For Chan, the CCP has a clear stance: they stand with Russia. They are an alliance of dictatorships.
This is why, in April, Chan and his church found themselves thousands of miles away on the bitter frontline in Ukraine. They were there to stand up for democracy, freedom and human rights.
After stopping in Lviv for two days, Chan and his fellow aid workers travelled 90 miles northeast to Lutsk, a city in Volyn province. They were trying to work out the safest route to Kyiv, where they arrived via Bila Tserkva on April 13th.
They stayed in a Kyivan hotel for six days, and travelled every day to Bucha, a city on the outskirts of Kyiv now associated with mass graves and Russian war crimes. Just two weeks beforehand Russian troops withdrew after failing to capture the city, leaving a trail of death and destruction.
The church was there to provide food, medicine and counseling for survivors of the offensive. When they arrived, the church encountered an elderly woman who had been trapped in the town for around 30 days by constant shelling. Stunned, the woman told Chan she had witnessed the execution of children by the Russian Army.
Throughout their journey, they would often use Google Translate to communicate with survivors. Some Ukrainians would begin to cry. They couldn’t believe Hongkongers had come from so far away to help.
However, most revealing for Chan was the way in which many Ukrainians, trapped in shelters without electricity or gas for weeks, simply shrugged off the offensive and showed resolve to rebuild and carry on with their lives.
After spending time in Western Ukraine and Kyiv Oblast, Chan saw news of the deteriorating situation in Kharkiv, a city in northeast Ukraine. Like many of us, he was aware of the humanitarian disaster unfolding there.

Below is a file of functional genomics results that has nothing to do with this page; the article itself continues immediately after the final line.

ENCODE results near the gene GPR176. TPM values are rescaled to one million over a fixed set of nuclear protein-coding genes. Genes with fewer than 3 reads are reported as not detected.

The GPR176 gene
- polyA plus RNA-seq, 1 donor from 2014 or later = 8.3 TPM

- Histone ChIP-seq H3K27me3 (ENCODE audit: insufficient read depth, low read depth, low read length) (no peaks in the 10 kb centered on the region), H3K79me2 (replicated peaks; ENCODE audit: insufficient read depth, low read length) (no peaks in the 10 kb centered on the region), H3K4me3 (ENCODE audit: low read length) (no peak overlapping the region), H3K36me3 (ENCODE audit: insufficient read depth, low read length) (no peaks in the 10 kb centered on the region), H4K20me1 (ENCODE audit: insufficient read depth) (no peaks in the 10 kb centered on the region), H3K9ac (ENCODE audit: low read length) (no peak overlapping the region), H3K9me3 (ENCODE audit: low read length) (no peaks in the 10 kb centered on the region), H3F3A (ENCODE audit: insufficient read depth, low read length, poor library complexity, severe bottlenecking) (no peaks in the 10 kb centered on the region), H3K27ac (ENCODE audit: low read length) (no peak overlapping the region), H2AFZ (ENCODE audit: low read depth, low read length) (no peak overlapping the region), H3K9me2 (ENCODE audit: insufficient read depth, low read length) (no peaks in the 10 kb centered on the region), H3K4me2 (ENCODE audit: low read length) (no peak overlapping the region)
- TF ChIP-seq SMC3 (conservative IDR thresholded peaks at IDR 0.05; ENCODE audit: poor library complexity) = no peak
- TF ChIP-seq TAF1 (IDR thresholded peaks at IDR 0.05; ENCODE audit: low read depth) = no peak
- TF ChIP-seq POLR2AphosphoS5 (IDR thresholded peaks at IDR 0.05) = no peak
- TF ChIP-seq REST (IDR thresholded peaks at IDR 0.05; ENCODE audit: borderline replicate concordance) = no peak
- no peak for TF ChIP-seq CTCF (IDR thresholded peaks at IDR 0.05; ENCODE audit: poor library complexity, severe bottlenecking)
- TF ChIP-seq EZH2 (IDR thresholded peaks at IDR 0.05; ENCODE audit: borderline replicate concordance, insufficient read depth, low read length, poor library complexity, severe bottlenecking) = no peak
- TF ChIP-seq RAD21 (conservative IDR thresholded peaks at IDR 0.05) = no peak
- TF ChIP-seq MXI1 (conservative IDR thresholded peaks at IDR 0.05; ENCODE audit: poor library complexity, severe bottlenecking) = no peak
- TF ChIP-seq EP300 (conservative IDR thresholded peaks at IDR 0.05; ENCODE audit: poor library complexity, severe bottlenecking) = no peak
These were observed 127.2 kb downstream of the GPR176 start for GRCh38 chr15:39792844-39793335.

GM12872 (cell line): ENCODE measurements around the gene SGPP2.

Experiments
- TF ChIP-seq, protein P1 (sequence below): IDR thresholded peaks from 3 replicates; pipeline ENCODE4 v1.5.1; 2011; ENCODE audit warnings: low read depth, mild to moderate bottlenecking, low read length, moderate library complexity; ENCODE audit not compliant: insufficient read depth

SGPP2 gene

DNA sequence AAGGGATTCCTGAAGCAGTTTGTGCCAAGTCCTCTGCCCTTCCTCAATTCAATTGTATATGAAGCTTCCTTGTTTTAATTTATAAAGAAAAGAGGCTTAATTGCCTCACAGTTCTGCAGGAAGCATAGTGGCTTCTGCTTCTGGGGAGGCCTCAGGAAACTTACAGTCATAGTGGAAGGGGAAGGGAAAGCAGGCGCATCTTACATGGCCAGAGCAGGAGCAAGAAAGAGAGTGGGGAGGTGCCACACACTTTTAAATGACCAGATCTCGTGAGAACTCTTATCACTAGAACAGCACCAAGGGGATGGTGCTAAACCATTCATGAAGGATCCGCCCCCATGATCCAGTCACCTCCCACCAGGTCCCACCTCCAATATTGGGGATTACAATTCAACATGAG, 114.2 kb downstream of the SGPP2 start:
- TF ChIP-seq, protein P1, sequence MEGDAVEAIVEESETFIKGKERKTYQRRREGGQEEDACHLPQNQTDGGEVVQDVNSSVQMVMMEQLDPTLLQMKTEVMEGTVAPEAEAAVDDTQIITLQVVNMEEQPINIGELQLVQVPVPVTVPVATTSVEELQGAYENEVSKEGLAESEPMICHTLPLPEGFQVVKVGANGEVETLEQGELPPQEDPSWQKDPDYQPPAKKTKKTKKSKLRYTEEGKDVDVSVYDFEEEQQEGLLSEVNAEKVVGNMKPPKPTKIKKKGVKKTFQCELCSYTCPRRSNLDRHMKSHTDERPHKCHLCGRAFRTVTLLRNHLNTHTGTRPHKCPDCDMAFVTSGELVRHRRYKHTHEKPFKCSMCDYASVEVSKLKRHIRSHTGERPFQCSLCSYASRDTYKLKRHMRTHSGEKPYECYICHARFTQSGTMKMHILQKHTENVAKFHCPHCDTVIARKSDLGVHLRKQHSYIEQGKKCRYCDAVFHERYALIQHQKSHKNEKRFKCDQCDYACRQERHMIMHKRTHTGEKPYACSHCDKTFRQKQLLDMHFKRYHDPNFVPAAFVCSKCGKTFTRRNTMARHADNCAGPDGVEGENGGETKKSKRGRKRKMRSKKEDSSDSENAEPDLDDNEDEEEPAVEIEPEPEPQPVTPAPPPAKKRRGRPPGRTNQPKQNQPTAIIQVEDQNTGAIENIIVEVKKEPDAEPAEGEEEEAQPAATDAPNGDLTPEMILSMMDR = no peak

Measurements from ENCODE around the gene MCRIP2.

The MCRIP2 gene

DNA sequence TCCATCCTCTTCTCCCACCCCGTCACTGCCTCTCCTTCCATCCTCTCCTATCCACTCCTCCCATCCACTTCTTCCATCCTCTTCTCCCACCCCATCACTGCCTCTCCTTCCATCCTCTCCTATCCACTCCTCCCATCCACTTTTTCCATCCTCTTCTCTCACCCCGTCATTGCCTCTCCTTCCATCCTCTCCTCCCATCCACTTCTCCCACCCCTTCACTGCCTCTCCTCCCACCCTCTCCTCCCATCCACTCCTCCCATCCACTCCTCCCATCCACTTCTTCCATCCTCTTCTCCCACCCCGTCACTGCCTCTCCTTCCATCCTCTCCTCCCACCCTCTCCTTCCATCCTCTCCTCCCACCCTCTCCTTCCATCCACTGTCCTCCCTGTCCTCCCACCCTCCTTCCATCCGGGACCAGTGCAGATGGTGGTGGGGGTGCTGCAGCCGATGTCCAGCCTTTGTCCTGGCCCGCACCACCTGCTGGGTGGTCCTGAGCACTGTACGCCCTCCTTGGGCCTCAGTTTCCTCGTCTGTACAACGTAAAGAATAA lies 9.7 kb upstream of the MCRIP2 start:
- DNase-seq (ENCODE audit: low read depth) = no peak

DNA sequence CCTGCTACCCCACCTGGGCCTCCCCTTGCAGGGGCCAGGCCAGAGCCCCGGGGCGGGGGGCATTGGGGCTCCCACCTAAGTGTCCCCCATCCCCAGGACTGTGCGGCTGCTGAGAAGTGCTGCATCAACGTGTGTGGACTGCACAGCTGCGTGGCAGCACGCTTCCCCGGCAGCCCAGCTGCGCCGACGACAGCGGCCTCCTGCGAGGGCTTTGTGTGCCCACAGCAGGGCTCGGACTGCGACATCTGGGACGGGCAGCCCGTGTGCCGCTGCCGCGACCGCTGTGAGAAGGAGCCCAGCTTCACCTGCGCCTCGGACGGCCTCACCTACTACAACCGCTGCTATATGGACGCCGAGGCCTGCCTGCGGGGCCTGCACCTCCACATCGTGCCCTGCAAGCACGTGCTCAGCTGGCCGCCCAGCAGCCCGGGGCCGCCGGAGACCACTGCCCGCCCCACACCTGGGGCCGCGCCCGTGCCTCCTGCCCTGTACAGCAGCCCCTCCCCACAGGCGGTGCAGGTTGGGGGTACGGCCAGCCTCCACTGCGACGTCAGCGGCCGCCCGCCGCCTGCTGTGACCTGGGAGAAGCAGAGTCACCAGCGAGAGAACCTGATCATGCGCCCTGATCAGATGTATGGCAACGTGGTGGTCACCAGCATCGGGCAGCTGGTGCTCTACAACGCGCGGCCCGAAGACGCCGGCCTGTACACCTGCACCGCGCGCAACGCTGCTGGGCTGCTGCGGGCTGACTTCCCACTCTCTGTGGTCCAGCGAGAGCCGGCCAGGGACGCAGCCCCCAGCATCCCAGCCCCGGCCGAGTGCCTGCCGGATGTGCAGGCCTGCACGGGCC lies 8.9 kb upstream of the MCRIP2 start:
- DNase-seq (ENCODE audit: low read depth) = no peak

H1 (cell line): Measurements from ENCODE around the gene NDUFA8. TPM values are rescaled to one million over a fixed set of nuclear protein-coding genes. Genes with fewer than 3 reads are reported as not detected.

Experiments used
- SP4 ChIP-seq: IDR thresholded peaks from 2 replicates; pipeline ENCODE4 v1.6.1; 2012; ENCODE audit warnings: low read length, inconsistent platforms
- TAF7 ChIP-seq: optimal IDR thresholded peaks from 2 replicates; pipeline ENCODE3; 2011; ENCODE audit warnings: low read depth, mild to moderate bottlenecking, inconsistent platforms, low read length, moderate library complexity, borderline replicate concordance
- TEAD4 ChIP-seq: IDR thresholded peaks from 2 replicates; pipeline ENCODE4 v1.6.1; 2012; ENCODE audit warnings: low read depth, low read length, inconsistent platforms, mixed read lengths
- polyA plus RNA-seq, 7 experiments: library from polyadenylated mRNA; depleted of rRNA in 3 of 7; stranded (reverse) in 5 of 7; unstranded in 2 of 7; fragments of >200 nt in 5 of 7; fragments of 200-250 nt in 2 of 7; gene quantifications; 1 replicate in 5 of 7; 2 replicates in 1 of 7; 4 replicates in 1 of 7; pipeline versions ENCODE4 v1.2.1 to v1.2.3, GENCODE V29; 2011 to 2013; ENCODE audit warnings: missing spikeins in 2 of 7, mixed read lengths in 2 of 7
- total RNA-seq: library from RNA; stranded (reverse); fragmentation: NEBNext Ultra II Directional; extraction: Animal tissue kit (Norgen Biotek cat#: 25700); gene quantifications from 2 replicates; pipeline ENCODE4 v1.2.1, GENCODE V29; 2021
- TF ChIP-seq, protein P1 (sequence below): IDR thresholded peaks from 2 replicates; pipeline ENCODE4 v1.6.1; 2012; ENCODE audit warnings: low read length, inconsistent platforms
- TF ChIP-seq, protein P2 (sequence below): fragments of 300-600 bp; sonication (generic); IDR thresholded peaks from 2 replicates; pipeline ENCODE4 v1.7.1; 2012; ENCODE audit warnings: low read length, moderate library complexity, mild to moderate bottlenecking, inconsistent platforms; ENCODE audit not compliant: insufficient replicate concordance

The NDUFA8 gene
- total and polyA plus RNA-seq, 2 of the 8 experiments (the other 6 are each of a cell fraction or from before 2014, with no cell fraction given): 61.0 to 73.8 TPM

Despite being warned against it, he made the decision to gather supplies and head to the besieged city. They hired a local guide and were driven a further 300 miles further east to Kharkiv, near the border with Russia.
Pastor Chan with a Ukrainian police officer holding a ‘Free Hong Kong, Revolution of our Times’ flag. Credit: Good Neighbour Church
On the way, their guide asked Chan why they had come to the frontline of Russia’s invasion of Ukraine.
Chan said: “As Hongkongers being oppressed by the Chinese Communist Party, we are fighting together with Ukrainians in a battle against authoritarian regimes.”
They stayed in the nearby city of Poltova, and travelled to Kharkiv over a period of three days.
Each day, they moved against the steady flow of refugees leaving Kharkiv, and were met by the sound of relentless shelling and explosions. Undeterred, they spent three days here delivering food and medicine to elderly people and cancer patients, unable to flee the conflict.
They met a Georgian lady whose son was gravely ill. The church managed to get blood thinners to the patient, as the family couldn’t afford or access medicine due to their expense and the fact pharmacies had been destroyed by Russian aerial warfare.
After spending time in Kharkiv, Chan made the decision to travel back to Lviv, then Poland. He returned to the UK on the 25th of April, where the church continues to organize and speak out against authoritarian regimes all over the world, from China and Russia, to Afghanistan and Myanmar.
Thousands of miles from the frontline in Ukraine, Chan spoke over the phone whilst he took the train to Birmingham to give a Sunday sermon. Full of optimism, vistas of war evidently had not deterred him from the church’s mission. Since resettling in the UK, the church has gained over 100 members across Bristol, London, Manchester and Birmingham.
He hopes to re-establish the Good Neighbour Church with a permanent site in London. As well as a place for giving sermons, he aims to keep the spirit of Hong Kong alive with a Hong Kong Protest Memorial Hall, a place to house a collection of cultural relics, audio and video of the pro-democracy movement.